HONG KONG — As Hong Kong’s crackdown on dissent has intensified over the past year, authorities have singled out myriad acts and items that they say could threaten national security. Mass protests. Informal elections. Chanting slogans.
Add to that list: chocolate.
The city’s top security official, Chris Tang, said last week that some people in Hong Kong prisons were accumulating chocolates and hair clips — items allowed in limited numbers — to “build power” and “solicit followers,” with the possible goal of undermining the government.
“Many people may find it strange — they just have a few more hair clips, one more piece of chocolate, what’s the problem?” he told reporters. Then he continued, “They make other people in jail feel their influence, and from there feel even more hate for the Hong Kong and central governments, and from there endanger national security.”
Tang did not specify whom he was accusing. His comments prompted incredulity from several prisoners’ rights advocates, one of whom called them “incomprehensible.” But his remarks came amid a push by officials to cut off Hong Kong’s growing numbers of imprisoned pro-democracy activists from the groundswell of public support they have inspired.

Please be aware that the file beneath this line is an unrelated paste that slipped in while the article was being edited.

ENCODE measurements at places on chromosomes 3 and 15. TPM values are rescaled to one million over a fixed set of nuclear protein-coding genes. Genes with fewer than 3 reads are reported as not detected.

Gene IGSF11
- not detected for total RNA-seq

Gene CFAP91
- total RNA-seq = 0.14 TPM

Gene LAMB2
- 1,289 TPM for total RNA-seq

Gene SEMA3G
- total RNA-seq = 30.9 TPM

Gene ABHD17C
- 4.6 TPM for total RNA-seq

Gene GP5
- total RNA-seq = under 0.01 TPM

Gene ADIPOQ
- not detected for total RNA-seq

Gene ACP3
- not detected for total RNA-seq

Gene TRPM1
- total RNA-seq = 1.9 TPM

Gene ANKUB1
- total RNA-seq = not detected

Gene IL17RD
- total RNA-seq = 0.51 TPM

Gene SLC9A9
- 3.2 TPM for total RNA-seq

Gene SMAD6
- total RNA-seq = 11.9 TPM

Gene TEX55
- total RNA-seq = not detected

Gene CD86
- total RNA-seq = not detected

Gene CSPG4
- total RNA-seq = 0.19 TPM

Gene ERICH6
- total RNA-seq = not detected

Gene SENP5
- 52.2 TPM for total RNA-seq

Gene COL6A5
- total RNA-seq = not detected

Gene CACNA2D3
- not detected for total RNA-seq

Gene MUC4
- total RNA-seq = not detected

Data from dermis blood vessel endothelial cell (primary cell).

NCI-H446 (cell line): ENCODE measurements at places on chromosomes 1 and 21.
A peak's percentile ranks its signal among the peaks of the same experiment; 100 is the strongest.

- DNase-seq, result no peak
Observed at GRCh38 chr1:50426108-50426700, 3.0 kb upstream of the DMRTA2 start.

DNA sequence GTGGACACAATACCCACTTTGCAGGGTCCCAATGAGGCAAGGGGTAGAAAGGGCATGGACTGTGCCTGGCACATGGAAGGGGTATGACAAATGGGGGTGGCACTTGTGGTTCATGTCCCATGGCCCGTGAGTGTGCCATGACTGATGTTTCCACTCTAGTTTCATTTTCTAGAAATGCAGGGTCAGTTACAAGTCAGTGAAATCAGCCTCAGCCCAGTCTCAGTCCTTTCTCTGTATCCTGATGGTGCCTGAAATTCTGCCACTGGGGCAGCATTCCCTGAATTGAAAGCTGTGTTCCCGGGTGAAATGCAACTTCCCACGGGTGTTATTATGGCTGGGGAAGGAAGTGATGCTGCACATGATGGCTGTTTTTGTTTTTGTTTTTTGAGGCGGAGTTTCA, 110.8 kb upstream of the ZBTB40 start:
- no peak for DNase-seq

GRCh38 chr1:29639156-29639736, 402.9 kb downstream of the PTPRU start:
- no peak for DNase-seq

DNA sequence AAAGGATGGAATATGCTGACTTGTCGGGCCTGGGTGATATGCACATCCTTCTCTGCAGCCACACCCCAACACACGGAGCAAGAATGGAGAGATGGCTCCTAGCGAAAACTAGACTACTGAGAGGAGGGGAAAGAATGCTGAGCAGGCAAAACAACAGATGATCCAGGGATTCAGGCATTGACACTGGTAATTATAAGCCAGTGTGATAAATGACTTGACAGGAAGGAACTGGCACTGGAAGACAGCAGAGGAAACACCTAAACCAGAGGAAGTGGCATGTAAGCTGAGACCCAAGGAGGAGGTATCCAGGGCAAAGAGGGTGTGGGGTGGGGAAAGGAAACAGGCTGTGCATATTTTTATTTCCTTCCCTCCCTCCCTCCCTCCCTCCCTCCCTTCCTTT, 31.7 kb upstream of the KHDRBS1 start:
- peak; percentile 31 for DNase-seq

Since Beijing imposed a wide-ranging national security law on the Chinese territory in July 2020, more than 120 people have been arrested, many denied bail before trial. Thousands more have been arrested in connection to mass pro-democracy protests in 2019.
In response, a network of volunteers quickly emerged to support detainees. One group, the 612 Humanitarian Relief Fund, provided legal services and bail funds. Another, Wallfare, offered jailed protesters pen pals and supplies.
But in August, the 612 fund announced that it was disbanding, and this month, police announced that they were investigating the organization for potential national security violations. On Tuesday, Wallfare said that it, too, was shutting down; a founder said the group “really just couldn’t go on anymore.”
The pressure on the jailed protesters and their supporters is emblematic of a broader, rapidly spreading chill on Hong Kong’s civil society. The government has wielded the vaguely worded security law to suggest that even expressions of sympathy for anti-government figures may be illegal. Dozens of pro-democracy groups, including churches and the city’s largest teachers’ union, have shut down in recent months.